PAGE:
Yesterday: untold stress, overwhelm, tears, then….a surprise birthday party! Had such a good time, relaxed, will write more about it tomorrow. Have relaxed today as well, but then back to thinking/reading about the things that stressed me yesterday, and am left feeling so tired and emotional. I keep thinking of ringing Kleinette and booking a one-off session, because I just need to have a good weep.

Our appointment at the fertility clinic was yesterday. We never expected IVF to be offered as a first treatment – they briefly explained all the options, and because we’ve never discussed IVF we went ahead with a more in-depth look at stimulated cycle IUI. I will write technical explanations when I don’t feel so fucked up.

At any rate, I think we are seriously considering IVF. If I am willing to donate half my eggs, I get the treatment at a hugely reduced cost – and the success rates are five times that of a natural cycle IUI. This makes IVF both more affordable and much more attractive as far as outcomes go.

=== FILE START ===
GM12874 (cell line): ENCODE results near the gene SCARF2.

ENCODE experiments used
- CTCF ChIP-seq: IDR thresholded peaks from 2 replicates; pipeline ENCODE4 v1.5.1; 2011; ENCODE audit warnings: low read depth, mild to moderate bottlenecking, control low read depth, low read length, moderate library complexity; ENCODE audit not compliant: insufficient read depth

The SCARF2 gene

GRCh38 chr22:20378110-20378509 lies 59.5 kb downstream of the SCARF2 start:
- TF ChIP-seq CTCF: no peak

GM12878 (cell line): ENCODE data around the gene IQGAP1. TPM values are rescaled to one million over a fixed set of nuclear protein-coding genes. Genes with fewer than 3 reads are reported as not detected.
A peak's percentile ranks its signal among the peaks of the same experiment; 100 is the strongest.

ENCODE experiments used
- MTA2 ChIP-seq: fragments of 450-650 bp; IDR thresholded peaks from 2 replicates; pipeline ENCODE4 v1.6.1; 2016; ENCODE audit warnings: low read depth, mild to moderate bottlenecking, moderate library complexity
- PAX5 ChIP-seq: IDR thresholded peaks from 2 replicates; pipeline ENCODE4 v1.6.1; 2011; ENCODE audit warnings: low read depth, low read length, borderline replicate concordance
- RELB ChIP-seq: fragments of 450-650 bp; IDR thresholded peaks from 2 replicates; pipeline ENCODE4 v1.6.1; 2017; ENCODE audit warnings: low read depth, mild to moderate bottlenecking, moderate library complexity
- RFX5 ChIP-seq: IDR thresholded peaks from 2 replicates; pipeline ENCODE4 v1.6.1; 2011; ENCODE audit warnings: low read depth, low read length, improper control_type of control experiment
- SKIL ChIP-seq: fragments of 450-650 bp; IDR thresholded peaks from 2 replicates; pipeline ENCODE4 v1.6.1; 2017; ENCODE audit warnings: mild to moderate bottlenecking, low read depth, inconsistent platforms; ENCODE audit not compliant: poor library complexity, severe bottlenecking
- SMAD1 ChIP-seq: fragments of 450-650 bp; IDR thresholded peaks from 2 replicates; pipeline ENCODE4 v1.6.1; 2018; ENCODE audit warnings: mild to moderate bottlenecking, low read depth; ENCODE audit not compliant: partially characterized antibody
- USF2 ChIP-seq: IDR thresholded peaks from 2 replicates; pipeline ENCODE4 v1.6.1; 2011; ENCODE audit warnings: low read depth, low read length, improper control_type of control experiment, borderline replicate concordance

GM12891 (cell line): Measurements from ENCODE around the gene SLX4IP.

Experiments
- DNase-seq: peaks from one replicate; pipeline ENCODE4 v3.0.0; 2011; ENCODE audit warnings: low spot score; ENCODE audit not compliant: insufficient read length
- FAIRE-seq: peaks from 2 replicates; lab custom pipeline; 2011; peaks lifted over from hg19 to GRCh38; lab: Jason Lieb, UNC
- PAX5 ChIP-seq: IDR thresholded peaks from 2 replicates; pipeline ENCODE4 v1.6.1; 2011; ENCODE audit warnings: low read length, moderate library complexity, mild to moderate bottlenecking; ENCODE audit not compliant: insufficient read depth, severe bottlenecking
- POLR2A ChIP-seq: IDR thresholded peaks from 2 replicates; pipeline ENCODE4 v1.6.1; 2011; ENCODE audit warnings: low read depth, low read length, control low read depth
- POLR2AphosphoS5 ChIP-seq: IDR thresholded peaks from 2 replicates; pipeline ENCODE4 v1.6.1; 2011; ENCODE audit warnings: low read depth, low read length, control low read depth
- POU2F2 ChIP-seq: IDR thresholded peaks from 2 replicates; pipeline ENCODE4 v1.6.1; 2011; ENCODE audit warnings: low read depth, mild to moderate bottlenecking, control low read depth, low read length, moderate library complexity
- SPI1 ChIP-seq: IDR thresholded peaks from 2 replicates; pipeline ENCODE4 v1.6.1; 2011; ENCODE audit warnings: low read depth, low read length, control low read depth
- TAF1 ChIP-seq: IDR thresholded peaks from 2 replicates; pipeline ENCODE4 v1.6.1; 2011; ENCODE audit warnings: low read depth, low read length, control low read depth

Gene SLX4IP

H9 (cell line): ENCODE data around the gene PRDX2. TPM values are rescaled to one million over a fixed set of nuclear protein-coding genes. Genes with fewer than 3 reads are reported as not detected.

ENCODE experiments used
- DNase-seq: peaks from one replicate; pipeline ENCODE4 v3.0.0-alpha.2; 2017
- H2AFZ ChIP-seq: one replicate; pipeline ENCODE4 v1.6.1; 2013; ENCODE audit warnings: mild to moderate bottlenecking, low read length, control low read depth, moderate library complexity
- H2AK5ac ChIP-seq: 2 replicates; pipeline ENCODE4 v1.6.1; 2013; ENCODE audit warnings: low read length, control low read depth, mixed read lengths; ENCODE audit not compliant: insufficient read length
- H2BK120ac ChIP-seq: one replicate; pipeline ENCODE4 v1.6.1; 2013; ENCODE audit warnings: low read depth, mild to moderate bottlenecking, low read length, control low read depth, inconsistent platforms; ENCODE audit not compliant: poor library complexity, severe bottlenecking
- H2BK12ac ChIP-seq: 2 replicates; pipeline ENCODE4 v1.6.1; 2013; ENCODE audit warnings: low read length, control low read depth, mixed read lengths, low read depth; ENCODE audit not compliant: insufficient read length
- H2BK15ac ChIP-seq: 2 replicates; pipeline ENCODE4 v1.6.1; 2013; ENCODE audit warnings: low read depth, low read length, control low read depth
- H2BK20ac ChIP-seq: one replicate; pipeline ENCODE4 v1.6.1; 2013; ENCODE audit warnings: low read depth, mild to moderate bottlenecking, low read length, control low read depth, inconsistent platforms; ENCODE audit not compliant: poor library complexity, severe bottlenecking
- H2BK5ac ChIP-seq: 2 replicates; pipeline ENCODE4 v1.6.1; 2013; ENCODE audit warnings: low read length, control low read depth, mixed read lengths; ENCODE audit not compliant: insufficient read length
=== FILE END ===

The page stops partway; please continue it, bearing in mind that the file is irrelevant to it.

I’m just overwhelmed by the idea of daily injections, suppositories, little egg-babies in a petri dish who don’t survive, little egg-babies in my womb who don’t burrow right into my uterine lining. I am in excellent health. I am not an infertile woman. All of my scans have been excellent, my hormone levels are kickin’, and there is always a chance I could conceive without going through IVF. But we only have enough money for three attempts.

IVF success rate at this clinic is 50-55%, and the consultant said because I’m so young it would be nearer to the 55% mark. I also have no reason to believe that I couldn’t support a pregnancy, as I am fertile – unlike many women who go through IVF.